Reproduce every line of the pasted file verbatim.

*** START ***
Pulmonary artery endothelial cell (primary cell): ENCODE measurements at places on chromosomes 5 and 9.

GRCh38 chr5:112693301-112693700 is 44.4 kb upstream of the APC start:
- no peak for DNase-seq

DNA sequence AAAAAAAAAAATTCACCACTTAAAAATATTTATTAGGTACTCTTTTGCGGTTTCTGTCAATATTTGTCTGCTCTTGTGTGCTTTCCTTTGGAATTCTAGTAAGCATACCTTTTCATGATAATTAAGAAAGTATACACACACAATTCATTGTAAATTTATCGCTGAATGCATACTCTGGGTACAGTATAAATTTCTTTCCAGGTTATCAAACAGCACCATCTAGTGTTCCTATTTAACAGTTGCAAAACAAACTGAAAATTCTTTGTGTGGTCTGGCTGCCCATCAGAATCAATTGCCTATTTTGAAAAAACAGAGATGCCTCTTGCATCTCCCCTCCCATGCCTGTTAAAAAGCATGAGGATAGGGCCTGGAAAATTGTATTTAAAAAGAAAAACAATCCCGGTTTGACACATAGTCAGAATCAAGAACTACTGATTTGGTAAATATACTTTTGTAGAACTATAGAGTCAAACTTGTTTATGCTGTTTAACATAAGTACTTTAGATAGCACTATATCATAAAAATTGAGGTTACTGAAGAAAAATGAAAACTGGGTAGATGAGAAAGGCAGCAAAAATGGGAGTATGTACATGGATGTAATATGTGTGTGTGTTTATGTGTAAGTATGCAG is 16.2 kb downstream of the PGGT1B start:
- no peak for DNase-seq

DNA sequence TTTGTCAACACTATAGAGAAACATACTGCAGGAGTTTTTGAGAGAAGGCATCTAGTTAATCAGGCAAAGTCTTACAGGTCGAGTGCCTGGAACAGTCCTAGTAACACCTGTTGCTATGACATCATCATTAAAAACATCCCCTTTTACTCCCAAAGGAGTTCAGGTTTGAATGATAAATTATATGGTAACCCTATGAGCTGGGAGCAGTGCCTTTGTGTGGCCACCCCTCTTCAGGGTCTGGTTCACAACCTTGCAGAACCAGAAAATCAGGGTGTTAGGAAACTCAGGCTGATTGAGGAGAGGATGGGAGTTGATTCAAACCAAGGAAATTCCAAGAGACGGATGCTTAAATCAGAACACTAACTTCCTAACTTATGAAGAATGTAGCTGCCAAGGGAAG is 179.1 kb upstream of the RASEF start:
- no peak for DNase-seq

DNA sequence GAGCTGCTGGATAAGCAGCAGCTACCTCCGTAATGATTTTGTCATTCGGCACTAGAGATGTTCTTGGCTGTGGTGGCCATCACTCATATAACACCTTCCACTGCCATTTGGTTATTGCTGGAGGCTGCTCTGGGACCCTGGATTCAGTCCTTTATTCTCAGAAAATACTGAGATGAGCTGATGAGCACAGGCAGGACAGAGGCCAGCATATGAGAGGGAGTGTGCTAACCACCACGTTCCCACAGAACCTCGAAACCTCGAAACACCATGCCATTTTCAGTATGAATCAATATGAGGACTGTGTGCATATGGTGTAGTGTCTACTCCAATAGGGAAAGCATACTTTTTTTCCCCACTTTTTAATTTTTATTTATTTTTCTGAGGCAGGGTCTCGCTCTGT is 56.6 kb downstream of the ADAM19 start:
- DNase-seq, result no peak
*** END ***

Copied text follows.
Pulmonary artery endothelial cell (primary cell): ENCODE measurements at places on chromosomes 5 and 9.

GRCh38 chr5:112693301-112693700 is 44.4 kb upstream of the APC start:
- no peak for DNase-seq

DNA sequence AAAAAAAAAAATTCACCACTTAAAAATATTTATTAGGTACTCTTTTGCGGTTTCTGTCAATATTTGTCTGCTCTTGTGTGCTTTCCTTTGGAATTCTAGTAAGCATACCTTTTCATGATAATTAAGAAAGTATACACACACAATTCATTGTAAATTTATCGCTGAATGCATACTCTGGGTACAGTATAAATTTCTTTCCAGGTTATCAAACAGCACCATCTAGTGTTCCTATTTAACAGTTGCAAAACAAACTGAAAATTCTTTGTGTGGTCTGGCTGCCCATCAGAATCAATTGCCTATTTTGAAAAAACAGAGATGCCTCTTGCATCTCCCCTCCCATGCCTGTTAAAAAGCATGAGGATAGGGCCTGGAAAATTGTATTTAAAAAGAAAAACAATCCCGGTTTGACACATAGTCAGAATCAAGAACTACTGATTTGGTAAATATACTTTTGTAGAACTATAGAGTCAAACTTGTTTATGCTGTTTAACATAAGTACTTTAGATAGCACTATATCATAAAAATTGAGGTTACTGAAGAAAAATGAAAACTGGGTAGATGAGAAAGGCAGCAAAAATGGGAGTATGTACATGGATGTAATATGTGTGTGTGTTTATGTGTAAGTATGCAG is 16.2 kb downstream of the PGGT1B start:
- no peak for DNase-seq

DNA sequence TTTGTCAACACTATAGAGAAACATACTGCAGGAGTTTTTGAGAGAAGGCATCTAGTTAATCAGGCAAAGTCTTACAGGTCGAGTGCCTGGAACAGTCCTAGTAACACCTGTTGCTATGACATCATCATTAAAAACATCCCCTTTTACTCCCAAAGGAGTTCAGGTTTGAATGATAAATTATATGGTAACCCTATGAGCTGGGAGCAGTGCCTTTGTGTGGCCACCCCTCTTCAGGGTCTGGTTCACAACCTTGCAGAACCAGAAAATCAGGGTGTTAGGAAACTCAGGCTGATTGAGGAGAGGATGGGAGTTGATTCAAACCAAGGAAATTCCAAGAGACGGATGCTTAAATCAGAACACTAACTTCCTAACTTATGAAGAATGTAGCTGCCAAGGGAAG is 179.1 kb upstream of the RASEF start:
- no peak for DNase-seq

DNA sequence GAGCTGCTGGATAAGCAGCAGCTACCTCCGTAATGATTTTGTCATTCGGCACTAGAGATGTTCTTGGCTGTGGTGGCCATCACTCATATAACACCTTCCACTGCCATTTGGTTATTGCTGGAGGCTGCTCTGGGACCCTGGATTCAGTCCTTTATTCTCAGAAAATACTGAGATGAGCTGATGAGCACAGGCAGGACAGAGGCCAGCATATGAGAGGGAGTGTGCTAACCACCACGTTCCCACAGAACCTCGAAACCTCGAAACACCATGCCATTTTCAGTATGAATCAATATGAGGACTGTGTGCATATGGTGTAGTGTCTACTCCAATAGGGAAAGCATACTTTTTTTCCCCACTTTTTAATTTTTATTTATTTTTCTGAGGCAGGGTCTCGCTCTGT is 56.6 kb downstream of the ADAM19 start:
- DNase-seq, result no peak